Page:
Boulder City Magazine is a monthly publication full of information about Boulder City and Southern Nevada. Boulder City Magazine features the Boulder City Home Guide, a real estate guide to Boulder City and Southern Nevada.




Home Care
by Scott Sauer
Advanced Structural Inspections

It's Furnace Time
Gas furnaces are one of the most common types found in modern homes today. The part of the furnace that heats the air is called the heat exchanger. The heat exchanger is made out of metal and insures the safe separation of the indoor air from the noxious gasses produced when burning natural gas.

Indoor air blows over the metal heat exchanger, is warmed, and then discharged back into the home. Noxious gasses produced on the inside of the heat exchanger are safely discharged to the exterior of the home.

Carbon Monoxide is one of the deadly gasses produced inside the heat exchanger. If the heat exchanger becomes cracked or warped, then these gasses may permeate throughout your home. Cracked heater exchangers can occur when the furnace burns too hot.

The furnace may operate at a higher temperature if air filters are not replaced regularly, at least 4 times a year. Also, proper air flow is needed to keep the furnace operating at its recommended temperatures.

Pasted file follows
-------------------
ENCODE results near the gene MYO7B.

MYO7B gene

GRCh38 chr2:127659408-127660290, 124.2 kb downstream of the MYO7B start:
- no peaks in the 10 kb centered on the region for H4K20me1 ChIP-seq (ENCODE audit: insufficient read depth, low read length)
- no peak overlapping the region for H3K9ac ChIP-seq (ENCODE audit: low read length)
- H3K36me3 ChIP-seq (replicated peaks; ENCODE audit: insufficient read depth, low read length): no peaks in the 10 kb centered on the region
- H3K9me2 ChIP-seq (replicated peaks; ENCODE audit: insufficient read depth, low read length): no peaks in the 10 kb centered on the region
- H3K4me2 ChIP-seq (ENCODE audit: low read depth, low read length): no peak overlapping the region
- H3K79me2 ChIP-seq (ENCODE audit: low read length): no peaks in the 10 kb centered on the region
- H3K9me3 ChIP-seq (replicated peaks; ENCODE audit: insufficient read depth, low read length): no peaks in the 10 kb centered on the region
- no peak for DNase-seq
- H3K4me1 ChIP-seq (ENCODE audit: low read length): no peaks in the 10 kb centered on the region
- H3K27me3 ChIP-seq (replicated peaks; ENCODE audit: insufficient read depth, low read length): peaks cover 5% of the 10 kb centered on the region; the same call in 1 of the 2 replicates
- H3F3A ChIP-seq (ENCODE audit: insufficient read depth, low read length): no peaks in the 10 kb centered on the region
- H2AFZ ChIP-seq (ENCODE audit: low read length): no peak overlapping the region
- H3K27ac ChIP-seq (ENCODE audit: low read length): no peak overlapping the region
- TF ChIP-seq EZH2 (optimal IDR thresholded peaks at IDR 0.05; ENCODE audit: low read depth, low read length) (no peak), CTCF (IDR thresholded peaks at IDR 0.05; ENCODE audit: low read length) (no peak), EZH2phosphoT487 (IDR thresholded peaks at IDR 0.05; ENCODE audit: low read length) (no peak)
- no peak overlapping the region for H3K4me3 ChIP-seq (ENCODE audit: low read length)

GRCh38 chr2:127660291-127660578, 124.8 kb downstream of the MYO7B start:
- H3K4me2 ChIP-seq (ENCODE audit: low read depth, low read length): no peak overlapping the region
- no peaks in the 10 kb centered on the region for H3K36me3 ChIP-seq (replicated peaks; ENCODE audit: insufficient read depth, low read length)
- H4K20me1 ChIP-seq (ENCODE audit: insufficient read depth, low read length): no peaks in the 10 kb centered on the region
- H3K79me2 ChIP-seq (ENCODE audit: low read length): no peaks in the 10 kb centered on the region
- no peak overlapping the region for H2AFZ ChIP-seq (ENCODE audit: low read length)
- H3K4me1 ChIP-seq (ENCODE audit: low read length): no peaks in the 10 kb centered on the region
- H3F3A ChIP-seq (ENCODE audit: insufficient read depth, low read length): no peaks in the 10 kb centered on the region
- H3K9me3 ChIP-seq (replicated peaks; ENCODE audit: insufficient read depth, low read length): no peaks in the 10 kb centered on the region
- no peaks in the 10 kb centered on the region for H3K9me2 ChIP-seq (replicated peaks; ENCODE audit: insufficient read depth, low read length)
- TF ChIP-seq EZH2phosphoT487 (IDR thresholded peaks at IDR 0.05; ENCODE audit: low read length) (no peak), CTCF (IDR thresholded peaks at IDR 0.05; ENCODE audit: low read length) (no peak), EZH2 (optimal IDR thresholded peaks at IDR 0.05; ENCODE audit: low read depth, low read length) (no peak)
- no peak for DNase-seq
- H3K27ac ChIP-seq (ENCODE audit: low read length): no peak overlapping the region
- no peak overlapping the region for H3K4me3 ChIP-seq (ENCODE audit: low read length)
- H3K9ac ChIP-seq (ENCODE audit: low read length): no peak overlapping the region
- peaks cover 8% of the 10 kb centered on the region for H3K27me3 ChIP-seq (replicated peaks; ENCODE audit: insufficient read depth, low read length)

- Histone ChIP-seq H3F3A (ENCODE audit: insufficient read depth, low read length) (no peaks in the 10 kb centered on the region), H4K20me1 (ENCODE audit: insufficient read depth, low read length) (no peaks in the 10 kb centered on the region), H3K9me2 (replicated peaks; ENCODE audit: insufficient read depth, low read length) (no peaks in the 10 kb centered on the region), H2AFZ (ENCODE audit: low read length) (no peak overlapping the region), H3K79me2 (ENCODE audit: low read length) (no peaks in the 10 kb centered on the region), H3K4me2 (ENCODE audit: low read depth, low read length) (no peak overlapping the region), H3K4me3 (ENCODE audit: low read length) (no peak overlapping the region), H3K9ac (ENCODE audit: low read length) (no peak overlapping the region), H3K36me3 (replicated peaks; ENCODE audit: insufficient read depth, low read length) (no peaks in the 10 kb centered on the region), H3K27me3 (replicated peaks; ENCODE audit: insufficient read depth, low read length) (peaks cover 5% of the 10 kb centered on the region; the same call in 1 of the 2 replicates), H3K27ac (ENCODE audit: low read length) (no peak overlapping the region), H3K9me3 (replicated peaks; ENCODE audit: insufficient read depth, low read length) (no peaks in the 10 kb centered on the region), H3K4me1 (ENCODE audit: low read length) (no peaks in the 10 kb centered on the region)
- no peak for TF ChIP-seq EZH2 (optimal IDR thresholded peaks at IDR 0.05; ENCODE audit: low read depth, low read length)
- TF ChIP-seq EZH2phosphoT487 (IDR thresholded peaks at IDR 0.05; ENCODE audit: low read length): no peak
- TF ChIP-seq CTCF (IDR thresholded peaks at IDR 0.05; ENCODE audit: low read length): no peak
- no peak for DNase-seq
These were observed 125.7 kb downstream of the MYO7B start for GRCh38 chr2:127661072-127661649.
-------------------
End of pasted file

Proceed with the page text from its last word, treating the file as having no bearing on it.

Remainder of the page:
General maintenance performed by a licensed, qualified contractor will keep the furnace properly adjusted and working as engineered. Yearly servicing of your furnace is the best defense against conditions that reduce the lifespan of your furnace.

You should have your heater serviced prior to the heating season each year. An HVAC technician will know what to look for when inspecting your furnace, and can tell if there are impending problems with your heat exchanger.

Living in the desert, it’s easy to ignore the recommended winter service of your heater. The older the system, the more important the regular maintenance becomes to efficiently and safely operate the equipment.

You should also recognize the symptoms of Carbon Monoxide poisoning, some of which are nausea, dizziness, and other flu-like symptoms. Consider the installation of a Carbon Monoxide detector in your home, even if your furnace is installed inside the attic or the garage.

For more on this or other home care subjects, contact Scott at www.scottsauer.com.




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